Food Science of African Tastes: comminution and the asanka
Anyone familiar with African cuisines knows that grinding and pounding are important cooking techniques, and texture matters. She or he also knows that while an electric blender is a lot faster and easier than a mortar and pestle or a grinding stone or bowl, it comes at a cost: a deterioration of flavor.
Prof. Sefa-Dedeh, Professor of Food Science and Technology, and Dean of the Faculty of Engineering Sciences at the University of Ghana, talked to me about why these taste differences occur.
I asked why a blender gives such different results, than say, the Ghanaian asanka pictured above. Asankas are ubiquitous in Ghanaian kitchens: they are clay grinding/mashing bowls with ridged surfaces and are used with a wooden masher. I keep several in my Pennsylvania kitchen, especially for making fresh pepper sauces.
He explained to me that there are several reasons for the differences and began by mentioning there are "attrition" and "impact" forces. First, you begin with a solid material like ginger or tomato or chili peppers or garden eggs (similar to a small eggplant), cooked or uncooked, which you want to shred. Each ingredient has cells in it with a structure, and in the cells are all the taste and flavors. For example, when you break a piece of ginger you begin to smell it because you have broken down the cells and some of the compounds begin to interact.
When you use an asanka as your "size reduction equipment," the amount of force you apply to the ingredients is much less than you get from a blender. With something like a pepper, you generally don't want a lot of impact, you're more interested in shearing and tearing the structure, but not completely. In the blender you are "comminuting" (pulverizing) all the ingredients together so you may actually lose some of the flavor. Ghana's traditional mashing bowl conserves the flavor because of the way it separates the particles.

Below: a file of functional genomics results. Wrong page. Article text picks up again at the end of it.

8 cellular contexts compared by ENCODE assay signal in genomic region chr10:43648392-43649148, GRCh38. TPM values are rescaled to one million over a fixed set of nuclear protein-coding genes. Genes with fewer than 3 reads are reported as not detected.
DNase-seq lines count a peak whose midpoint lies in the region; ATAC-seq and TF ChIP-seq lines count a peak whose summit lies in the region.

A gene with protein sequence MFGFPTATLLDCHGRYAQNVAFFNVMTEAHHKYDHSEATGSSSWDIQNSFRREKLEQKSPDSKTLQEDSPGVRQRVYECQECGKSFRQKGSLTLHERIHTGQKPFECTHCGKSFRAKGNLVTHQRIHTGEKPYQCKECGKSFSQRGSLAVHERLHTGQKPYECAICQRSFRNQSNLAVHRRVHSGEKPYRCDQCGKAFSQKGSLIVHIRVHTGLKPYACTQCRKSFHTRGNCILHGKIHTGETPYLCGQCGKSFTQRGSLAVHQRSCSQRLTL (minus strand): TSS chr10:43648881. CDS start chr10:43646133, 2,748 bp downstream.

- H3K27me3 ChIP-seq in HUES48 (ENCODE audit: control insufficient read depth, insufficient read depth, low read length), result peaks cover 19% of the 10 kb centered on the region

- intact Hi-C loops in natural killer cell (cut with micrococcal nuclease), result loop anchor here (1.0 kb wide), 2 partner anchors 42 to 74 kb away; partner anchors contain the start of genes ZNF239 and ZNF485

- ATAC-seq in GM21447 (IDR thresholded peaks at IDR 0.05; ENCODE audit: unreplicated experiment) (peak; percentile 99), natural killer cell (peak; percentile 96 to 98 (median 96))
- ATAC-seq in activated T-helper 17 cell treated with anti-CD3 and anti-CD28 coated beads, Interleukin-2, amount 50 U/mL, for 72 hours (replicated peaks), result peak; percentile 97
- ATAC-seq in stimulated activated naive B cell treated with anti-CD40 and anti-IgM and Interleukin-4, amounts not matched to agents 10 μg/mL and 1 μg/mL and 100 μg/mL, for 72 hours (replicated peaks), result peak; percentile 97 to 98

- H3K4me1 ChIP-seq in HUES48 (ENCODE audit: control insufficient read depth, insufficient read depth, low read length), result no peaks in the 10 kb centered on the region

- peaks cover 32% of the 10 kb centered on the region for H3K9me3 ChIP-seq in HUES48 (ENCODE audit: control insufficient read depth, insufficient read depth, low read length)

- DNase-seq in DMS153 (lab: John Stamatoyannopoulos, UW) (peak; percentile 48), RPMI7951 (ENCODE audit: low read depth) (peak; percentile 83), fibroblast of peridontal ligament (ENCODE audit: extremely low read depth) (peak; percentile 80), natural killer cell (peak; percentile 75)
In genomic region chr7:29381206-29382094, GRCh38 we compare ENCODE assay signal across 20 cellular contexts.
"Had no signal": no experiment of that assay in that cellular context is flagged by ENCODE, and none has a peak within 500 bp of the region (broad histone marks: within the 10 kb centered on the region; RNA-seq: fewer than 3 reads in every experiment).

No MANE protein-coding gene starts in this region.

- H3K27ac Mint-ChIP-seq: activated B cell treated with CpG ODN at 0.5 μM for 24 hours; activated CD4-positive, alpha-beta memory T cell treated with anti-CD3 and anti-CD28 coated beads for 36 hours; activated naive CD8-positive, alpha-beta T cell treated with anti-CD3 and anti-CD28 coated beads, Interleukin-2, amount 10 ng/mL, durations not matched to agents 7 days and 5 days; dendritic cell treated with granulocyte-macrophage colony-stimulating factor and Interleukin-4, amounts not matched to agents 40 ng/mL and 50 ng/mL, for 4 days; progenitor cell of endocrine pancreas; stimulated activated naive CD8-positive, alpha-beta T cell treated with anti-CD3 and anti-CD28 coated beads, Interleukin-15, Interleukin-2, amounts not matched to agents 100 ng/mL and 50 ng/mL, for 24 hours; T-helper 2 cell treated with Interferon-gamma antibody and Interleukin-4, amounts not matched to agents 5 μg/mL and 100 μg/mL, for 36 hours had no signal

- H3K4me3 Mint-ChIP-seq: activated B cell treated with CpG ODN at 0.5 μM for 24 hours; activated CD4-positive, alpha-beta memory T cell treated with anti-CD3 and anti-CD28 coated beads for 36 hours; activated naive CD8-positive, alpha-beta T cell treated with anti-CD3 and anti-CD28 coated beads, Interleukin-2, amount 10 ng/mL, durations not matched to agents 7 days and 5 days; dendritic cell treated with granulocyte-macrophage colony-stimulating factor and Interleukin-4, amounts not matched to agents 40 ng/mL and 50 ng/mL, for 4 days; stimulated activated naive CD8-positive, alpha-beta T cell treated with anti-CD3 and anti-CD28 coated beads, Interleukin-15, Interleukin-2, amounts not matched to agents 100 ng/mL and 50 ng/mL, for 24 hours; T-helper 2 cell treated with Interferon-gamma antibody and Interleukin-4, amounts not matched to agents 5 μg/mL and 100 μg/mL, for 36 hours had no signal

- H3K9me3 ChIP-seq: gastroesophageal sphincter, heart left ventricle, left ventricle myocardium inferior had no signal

Finally, when you eat a product, different particle sizes will likely give different tastes even though the ingredients may be the same. For example, some people may cook a soup with a whole pepper in it. If you're eating the soup and you bite into certain peppers, a single bite of the pepper releases the compounds that interact with your tongue and palate and gives you a certain sensation in your mouth (the flavor chemistry).
So, the differences are partly due to the equipment used for the size reduction to give you a certain product. When you put that product in your mouth a certain reaction takes place. To summarize, when you put food into a blender to blend it you have virtually broken all the tissues into one mass, and the effect in your mouth is not the same as when you pound or mash the ingredients.
I guess I intuitively knew this, but still it was nice to have Prof. Sefa-Dedeh explain it. Soon I'll share his insight about fermentation and answer to my question about why I have not yet succeeded in souring dried corn to make an authentic corn dough for Ghanaian-style kenkey.
Footnote: Last week I mentioned that BETUMIBlog had been selected as one of the "100 Best Blogs for Learning About Africa." This week I was informed that it is on another list: this time as one of the "Top 50 Blogs for Studying Africa." I'm not sure who "University Reviews Online" actually is, but thought I'd mention it for what it's worth.